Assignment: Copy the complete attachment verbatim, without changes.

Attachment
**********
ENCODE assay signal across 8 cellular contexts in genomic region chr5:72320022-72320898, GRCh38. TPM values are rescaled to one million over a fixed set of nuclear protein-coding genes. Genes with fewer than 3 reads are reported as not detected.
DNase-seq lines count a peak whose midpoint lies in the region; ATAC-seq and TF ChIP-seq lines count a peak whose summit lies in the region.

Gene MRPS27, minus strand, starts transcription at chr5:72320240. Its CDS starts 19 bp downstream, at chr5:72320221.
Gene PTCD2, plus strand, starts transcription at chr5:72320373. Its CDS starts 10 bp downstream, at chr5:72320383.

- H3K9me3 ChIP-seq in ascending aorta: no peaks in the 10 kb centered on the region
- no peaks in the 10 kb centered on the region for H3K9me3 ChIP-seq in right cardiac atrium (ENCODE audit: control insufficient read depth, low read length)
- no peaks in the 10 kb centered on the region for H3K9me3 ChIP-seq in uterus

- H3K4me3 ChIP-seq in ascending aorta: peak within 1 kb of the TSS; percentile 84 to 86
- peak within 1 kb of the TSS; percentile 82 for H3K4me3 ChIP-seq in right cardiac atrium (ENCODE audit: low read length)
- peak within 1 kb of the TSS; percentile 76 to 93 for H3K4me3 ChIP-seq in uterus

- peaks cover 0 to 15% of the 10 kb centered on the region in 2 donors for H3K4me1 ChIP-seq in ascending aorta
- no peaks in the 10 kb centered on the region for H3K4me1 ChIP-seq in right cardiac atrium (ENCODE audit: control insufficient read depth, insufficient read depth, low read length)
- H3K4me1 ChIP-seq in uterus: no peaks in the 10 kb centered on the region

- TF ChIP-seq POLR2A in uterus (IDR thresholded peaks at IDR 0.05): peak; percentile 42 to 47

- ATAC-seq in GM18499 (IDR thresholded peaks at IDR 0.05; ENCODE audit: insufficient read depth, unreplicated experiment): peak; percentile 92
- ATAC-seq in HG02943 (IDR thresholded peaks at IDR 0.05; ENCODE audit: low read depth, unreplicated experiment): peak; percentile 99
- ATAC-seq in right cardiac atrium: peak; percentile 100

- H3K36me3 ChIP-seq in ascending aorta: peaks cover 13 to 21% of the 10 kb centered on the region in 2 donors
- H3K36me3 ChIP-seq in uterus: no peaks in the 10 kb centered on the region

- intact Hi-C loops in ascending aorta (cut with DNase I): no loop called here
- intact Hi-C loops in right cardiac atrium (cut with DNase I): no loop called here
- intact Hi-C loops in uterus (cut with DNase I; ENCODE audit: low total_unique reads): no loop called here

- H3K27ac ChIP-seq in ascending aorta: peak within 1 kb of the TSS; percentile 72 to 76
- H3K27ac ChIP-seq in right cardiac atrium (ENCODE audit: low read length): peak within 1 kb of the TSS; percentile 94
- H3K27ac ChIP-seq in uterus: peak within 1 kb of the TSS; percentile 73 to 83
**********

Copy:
ENCODE assay signal across 8 cellular contexts in genomic region chr5:72320022-72320898, GRCh38. TPM values are rescaled to one million over a fixed set of nuclear protein-coding genes. Genes with fewer than 3 reads are reported as not detected.
DNase-seq lines count a peak whose midpoint lies in the region; ATAC-seq and TF ChIP-seq lines count a peak whose summit lies in the region.

Gene MRPS27, minus strand, starts transcription at chr5:72320240. Its CDS starts 19 bp downstream, at chr5:72320221.
Gene PTCD2, plus strand, starts transcription at chr5:72320373. Its CDS starts 10 bp downstream, at chr5:72320383.

- H3K9me3 ChIP-seq in ascending aorta: no peaks in the 10 kb centered on the region
- no peaks in the 10 kb centered on the region for H3K9me3 ChIP-seq in right cardiac atrium (ENCODE audit: control insufficient read depth, low read length)
- no peaks in the 10 kb centered on the region for H3K9me3 ChIP-seq in uterus

- H3K4me3 ChIP-seq in ascending aorta: peak within 1 kb of the TSS; percentile 84 to 86
- peak within 1 kb of the TSS; percentile 82 for H3K4me3 ChIP-seq in right cardiac atrium (ENCODE audit: low read length)
- peak within 1 kb of the TSS; percentile 76 to 93 for H3K4me3 ChIP-seq in uterus

- peaks cover 0 to 15% of the 10 kb centered on the region in 2 donors for H3K4me1 ChIP-seq in ascending aorta
- no peaks in the 10 kb centered on the region for H3K4me1 ChIP-seq in right cardiac atrium (ENCODE audit: control insufficient read depth, insufficient read depth, low read length)
- H3K4me1 ChIP-seq in uterus: no peaks in the 10 kb centered on the region

- TF ChIP-seq POLR2A in uterus (IDR thresholded peaks at IDR 0.05): peak; percentile 42 to 47

- ATAC-seq in GM18499 (IDR thresholded peaks at IDR 0.05; ENCODE audit: insufficient read depth, unreplicated experiment): peak; percentile 92
- ATAC-seq in HG02943 (IDR thresholded peaks at IDR 0.05; ENCODE audit: low read depth, unreplicated experiment): peak; percentile 99
- ATAC-seq in right cardiac atrium: peak; percentile 100

- H3K36me3 ChIP-seq in ascending aorta: peaks cover 13 to 21% of the 10 kb centered on the region in 2 donors
- H3K36me3 ChIP-seq in uterus: no peaks in the 10 kb centered on the region

- intact Hi-C loops in ascending aorta (cut with DNase I): no loop called here
- intact Hi-C loops in right cardiac atrium (cut with DNase I): no loop called here
- intact Hi-C loops in uterus (cut with DNase I; ENCODE audit: low total_unique reads): no loop called here

- H3K27ac ChIP-seq in ascending aorta: peak within 1 kb of the TSS; percentile 72 to 76
- H3K27ac ChIP-seq in right cardiac atrium (ENCODE audit: low read length): peak within 1 kb of the TSS; percentile 94
- H3K27ac ChIP-seq in uterus: peak within 1 kb of the TSS; percentile 73 to 83